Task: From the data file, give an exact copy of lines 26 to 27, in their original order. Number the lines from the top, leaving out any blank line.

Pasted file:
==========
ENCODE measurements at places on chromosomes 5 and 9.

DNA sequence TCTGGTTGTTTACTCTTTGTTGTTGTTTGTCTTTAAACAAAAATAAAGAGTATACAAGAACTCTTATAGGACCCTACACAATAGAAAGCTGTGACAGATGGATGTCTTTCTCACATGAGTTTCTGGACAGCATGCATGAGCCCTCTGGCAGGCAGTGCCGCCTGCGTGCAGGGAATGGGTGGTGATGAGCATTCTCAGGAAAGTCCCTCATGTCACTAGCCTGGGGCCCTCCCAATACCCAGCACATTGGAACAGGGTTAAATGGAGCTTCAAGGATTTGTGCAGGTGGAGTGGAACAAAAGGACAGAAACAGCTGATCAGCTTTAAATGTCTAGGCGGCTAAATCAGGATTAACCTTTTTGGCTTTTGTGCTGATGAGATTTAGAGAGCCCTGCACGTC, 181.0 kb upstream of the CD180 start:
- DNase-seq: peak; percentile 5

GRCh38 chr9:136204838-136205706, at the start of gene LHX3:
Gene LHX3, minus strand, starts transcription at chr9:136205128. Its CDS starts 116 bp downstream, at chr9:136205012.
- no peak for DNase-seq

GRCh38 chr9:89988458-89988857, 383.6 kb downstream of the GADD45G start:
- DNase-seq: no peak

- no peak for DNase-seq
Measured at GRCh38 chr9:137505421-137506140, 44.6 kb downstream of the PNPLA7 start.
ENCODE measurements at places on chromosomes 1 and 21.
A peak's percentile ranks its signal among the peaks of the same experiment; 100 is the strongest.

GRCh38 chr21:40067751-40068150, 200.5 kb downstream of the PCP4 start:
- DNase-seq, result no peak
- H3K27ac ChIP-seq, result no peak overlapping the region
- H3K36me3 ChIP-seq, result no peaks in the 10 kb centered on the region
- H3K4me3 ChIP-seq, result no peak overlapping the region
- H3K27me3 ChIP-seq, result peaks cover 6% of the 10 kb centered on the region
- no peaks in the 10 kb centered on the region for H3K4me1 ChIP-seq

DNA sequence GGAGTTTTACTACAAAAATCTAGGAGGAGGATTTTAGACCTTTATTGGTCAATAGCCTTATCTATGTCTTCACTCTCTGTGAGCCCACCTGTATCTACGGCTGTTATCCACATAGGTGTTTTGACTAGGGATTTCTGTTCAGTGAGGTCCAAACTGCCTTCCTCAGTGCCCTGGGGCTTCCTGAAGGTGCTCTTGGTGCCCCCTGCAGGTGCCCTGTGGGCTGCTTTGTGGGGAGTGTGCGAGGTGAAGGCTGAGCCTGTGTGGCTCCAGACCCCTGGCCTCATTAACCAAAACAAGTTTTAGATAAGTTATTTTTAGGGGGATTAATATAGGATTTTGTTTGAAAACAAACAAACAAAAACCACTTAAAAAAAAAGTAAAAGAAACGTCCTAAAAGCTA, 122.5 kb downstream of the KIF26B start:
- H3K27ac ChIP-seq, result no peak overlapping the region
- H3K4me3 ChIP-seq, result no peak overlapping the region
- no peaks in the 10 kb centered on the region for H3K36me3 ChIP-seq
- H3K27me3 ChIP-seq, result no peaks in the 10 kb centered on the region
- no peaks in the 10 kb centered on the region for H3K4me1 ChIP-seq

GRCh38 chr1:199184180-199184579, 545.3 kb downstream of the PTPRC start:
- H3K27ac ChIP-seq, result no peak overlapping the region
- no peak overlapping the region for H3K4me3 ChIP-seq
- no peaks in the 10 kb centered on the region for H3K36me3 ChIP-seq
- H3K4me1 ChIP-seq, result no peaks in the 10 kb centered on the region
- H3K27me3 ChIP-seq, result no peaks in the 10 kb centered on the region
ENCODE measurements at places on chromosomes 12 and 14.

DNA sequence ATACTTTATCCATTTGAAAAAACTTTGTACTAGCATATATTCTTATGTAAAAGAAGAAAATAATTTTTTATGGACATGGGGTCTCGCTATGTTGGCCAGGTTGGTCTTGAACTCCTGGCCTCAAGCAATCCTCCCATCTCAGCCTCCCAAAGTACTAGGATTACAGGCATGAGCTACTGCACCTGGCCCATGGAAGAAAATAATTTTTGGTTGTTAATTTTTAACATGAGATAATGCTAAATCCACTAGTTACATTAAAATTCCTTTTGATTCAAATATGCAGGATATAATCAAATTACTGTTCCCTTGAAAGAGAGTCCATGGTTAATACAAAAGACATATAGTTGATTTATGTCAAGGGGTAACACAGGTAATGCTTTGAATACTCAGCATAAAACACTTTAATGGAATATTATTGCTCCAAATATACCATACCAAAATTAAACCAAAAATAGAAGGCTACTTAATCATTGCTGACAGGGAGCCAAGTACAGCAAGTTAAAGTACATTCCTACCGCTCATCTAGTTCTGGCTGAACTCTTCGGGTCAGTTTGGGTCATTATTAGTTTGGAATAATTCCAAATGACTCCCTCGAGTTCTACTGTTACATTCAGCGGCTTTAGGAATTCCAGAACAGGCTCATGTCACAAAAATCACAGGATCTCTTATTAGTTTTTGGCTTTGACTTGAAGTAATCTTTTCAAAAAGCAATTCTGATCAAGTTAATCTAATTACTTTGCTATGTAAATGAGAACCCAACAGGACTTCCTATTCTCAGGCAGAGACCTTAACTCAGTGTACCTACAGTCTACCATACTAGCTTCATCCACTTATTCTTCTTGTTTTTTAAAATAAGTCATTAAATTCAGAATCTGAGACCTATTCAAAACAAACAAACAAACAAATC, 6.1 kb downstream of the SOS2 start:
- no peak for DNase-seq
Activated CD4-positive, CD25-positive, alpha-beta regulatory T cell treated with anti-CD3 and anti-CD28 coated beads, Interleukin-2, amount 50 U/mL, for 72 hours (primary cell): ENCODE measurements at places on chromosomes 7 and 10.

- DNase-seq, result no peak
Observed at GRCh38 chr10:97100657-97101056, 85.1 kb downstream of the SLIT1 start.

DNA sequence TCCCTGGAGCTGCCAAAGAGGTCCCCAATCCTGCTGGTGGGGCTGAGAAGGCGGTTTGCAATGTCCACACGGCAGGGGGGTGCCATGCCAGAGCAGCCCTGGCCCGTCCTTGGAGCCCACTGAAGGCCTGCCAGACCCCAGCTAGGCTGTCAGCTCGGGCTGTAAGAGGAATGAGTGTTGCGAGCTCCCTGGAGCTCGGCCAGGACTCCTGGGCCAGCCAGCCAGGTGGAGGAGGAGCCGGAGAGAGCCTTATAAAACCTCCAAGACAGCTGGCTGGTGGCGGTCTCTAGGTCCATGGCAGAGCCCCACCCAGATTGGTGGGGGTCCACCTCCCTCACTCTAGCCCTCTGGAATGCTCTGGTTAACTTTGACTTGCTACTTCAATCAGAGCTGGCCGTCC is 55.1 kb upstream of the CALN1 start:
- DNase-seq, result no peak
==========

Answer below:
GRCh38 chr1:199184180-199184579, 545.3 kb downstream of the PTPRC start:
- H3K27ac ChIP-seq, result no peak overlapping the region